Belly of the beast

Gy­ton Grant­ley stacked on 13kg to por­tray gang­ster Carl Wil­liams, writes Dar­ren Devlyn

Herald Sun - Switched On - - Guide -

IT’S HARDLY sur­pris­ing jailed gang­ster Carl Wil­liams is less than happy about how he’s por­trayed in Chan­nel 9’s con­tro­ver­sial drama Un­der­belly.

Wil­liams, serv­ing three life sen­tences for or­gan­is­ing the mur­ders of Ja­son Mo­ran, Lewis Mo­ran and Mark Mal­lia, has al­legedly writ­ten in let­ters to his mother: ‘‘I don’t mind them telling the truth about me, but telling lies and paint­ing me out like some kind of d---head who is brain dead — well that’s just bulls---.’’

Ac­tor Gy­ton Grant­ley, who plays Wil­liams in the $13 mil­lion gang­land se­ries, is amused Wil­liams dis­ap­proves of his work.

‘‘All I can say is that if Carl is in prison and he was able to see the show when it was banned (a Supreme court rul­ing last week opened the way for Nine to screen an edited ver­sion of the first five episodes in Vic­to­ria), then there’s some­thing wrong with the le­gal sys­tem,’’ Grant­ley says with a laugh.

‘‘If he’s seen it, and that’s the way he feels, then fair enough. I played a char­ac­ter given to me in a script and I’m proud of what I did.

‘‘I re­ally did want to meet Carl. You feel some obli­ga­tion to do that, but I wasn’t able to meet him for le­gal rea­sons.

‘‘Most (crim­i­nals por­trayed) in the show are dead or in jail. I did meet many who claim they rolled with Carl and that cer­tainly gave me an in­sight into that world.’’

The cast of Un­der­belly was driven to bring bru­tal au­then­tic­ity to its telling of a well­known story — a gang­land war that led to the loss of 33 lives.

The determination to por­tray vi­o­lence as re­al­is­ti­cally and force­fully as pos­si­ble meant there were rough days on set for all cast — in­clud­ing Grant­ley, Vince Colosimo (who plays stan­dover man Alphonse Gan­gi­tano), Les Hill (Ja­son Mo­ran) and Cal­lan Mul­vey (Mark Mo­ran).

When the Guide vis­ited the Un­der­belly set last win­ter, it was Grant­ley’s turn to be knocked about.

A bone-chill­ing south­west­erly was whip­ping across Port Phillip Bay.

When the di­rec­tor called ‘action’, Grant­ley, as the pudgy Wil­liams, loped through a Wil­liamstown park.

In an al­ter­ca­tion with men who would be­come his en­e­mies in the drug trade, a cow­er­ing Wil­liams was punched and kicked to the ground. Grant­ley’s face was pressed hard into a gravel-laced foot­path.

Asked about the pun­ish­ing he took in the scene, Grant­ley of­fers a shrug.

‘‘As ac­tors, we were very safe and comfortable with each other so we were able to play it a bit rougher,’’ Grant­ley says.

‘‘We are blokes. It prob­a­bly wasn’t any harder than go­ing out and play­ing a game of foot­ball.’’

Though Grant­ley of­fers some comedic re­lief in the por­trayal of Wil­liams as a dope in early episodes, the role was a de­mand­ing one be­cause it re­quired the ac­tor to show grad­ual char­ac­ter trans­for­ma­tion. Wil­liams is seen as some­one who, ini­tially, is in­ca­pable of the cun­ning re­quired to be a gang leader.

‘‘He called him­self the Com­mis­sioner, but every­one else called him Fat Boy,’’ Grant­ley says. ‘‘When we meet him, Carl’s a s---kicker, a gofer.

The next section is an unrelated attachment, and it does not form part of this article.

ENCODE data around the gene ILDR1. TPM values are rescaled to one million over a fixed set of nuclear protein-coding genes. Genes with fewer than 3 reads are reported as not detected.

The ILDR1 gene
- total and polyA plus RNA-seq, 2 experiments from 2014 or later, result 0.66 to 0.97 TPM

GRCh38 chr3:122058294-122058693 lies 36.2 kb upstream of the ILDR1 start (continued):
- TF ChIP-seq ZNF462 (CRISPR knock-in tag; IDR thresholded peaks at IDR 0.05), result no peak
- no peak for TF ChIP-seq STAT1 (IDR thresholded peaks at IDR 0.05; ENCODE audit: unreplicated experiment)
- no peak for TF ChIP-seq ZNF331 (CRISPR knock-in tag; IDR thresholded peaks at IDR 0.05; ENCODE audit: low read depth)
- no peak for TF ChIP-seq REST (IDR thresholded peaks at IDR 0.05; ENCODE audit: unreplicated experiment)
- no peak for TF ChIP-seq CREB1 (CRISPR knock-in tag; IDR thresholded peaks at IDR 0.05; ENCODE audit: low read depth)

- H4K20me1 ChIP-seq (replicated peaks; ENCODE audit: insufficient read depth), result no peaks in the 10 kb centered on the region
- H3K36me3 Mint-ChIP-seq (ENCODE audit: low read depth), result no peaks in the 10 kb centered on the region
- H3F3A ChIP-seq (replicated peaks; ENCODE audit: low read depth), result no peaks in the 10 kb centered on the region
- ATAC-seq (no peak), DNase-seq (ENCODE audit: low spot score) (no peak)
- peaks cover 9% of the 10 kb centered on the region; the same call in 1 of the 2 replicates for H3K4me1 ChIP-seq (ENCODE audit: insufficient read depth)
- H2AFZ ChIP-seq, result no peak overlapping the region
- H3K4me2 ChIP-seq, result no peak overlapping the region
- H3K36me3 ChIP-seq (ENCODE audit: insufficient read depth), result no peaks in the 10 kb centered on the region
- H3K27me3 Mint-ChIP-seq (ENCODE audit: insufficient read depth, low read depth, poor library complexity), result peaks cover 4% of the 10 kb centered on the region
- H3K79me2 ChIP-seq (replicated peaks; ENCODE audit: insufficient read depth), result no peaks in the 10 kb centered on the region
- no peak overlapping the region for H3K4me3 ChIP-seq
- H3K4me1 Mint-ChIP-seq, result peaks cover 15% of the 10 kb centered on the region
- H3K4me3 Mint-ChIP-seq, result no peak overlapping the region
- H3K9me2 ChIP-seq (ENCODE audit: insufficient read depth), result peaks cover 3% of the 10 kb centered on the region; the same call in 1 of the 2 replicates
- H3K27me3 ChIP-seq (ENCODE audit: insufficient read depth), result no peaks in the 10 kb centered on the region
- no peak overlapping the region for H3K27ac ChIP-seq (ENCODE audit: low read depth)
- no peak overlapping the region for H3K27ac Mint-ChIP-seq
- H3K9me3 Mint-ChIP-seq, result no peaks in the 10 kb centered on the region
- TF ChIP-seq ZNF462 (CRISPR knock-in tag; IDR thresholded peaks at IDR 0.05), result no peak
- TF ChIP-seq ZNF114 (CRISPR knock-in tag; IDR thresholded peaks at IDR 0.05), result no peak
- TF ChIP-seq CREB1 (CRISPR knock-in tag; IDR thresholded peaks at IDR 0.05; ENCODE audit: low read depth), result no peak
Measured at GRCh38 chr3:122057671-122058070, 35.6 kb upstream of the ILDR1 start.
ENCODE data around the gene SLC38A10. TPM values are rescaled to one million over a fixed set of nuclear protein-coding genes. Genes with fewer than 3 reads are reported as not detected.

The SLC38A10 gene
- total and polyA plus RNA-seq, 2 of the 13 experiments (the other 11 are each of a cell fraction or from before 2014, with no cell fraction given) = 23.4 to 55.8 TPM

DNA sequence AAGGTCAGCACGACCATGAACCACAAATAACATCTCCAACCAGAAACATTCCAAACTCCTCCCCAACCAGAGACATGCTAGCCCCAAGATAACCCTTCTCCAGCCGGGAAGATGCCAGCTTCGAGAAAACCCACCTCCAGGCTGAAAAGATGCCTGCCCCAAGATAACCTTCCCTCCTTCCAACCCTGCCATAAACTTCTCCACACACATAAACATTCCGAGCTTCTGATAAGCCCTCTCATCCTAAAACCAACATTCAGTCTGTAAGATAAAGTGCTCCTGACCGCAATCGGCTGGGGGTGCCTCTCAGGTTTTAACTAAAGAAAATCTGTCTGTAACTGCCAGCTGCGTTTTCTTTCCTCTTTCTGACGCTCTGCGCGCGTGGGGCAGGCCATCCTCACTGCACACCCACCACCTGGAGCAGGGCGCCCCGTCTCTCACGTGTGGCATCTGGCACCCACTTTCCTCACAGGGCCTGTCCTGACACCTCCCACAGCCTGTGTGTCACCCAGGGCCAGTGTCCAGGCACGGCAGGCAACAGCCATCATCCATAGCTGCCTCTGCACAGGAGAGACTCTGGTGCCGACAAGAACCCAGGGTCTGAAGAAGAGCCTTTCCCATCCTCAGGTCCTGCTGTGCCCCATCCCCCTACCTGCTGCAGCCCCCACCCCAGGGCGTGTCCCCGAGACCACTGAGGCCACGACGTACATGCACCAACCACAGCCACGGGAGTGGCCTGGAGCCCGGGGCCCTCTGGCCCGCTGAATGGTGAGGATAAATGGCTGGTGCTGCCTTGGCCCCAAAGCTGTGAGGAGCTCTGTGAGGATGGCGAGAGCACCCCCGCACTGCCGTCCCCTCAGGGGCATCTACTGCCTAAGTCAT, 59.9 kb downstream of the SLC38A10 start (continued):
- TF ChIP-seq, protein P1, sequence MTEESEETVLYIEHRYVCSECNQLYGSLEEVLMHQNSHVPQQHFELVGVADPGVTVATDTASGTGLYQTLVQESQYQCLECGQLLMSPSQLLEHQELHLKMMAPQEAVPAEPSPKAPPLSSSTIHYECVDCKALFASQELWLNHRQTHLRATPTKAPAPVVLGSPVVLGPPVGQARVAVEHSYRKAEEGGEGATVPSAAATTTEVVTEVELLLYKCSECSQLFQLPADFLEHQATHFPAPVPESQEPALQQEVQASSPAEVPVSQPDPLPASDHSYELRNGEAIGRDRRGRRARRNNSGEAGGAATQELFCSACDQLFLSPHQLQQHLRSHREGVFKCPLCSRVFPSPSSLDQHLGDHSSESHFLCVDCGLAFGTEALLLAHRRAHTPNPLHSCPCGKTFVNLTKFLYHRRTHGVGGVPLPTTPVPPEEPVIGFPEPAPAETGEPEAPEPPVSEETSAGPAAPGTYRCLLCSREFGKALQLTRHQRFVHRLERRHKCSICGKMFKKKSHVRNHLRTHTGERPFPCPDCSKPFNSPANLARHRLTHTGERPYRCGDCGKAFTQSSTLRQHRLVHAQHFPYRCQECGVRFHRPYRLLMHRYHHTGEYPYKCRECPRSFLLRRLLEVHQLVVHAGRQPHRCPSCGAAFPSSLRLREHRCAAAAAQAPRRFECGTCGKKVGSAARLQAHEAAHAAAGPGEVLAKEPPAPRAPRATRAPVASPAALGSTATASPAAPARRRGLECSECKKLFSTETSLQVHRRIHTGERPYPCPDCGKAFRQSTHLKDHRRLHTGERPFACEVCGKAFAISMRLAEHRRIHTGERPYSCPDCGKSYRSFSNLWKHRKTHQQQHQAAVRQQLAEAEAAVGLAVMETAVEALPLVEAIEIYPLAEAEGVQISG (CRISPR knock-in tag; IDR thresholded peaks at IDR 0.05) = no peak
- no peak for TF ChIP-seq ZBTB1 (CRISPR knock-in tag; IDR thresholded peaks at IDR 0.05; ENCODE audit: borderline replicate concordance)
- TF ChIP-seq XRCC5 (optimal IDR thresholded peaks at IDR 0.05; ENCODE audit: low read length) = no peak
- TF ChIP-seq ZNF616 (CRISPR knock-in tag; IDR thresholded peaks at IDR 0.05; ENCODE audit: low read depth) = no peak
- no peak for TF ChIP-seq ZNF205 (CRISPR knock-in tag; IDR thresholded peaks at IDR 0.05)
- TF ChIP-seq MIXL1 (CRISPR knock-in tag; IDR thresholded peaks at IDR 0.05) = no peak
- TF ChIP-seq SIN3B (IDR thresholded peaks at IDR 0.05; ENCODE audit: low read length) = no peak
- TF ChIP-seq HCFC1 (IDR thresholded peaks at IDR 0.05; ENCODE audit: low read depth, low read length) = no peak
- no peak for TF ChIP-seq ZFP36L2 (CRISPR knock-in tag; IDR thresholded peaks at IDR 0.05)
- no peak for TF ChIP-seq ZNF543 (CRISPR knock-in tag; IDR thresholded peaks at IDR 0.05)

‘‘You get that el­e­ment of the bul­lied child and you get a chance to see determination in his eyes and what he will even­tu­ally be­come.’’

WHEN Wil­liams be­gins to as­sert au­thor­ity, it’s not so much out of re­venge, but a de­sire to prove he’s not as use­less as his crim­i­nal col­leagues pre­sumed him to be.

‘‘It’s like he’s say­ing, ‘I’m gonna stand up and show you who I re­ally am’,’’ Grant­ley says. ‘‘That power that he gets, that’s in­tox­i­cat­ing. It’s very se­duc­tive.

‘‘It (op­por­tu­nity to make easy money il­le­gally) was there and he took it.

‘‘Th­ese guys couldn’t get a job on a fac­tory floor. They’d rather trade a life in the sub­urbs for a short time liv­ing the high life.’’

Grant­ley feels his phys­i­cal re­sem­blance to Wil­liams is a rea­son he was cast in the role.

The like­ness to Wil­liams be­came stronger as the beginning of film­ing ap­proached.

Grant­ley had vis­ited a di­eti­tian who de­vised a plan for him to put on weight for the role.

He stacked on 13kg, achieved by slow­ing his me­tab­o­lism (stop­ping ex­er­cis­ing) and load­ing up on car­bo­hy­drates.

‘‘Ev­ery time I got in the shower I’d think, ‘Geez I’m fat’,’’ Grant­ley says.

‘‘Prob­lem is, when you’re not ex­er­cis­ing you can get de­pressed. It’s be­cause you are not pro­duc­ing en­dor­phins. I had to re­mind my­self why I was do­ing this (be­ing fat). There were times I felt very de­pressed.’’

Grant­ley also stud­ied video footage and pic­tures of Wil­liams to nail his man­ner­isms.

‘‘The way he walks is dis­tinct,’’ Grant­ley says of Wil­liams. ‘‘He’s a bit like a go­rilla. He holds his weight back and his arms for­ward. And the cos­tume helps. He wore a vast ar­ray of track­suits.’’ Un­der­belly, MA Chan­nel 9, Sun­day, Tues­day, 8.30pm Gang­land drama Du­ra­tion: 1 hour

In char­ac­ter: Gy­ton Grant­ley as Carl Wil­liams (op­po­site page) and a scene from Un­der­belly (left), which has been edited for screen­ing in Vic­to­ria.

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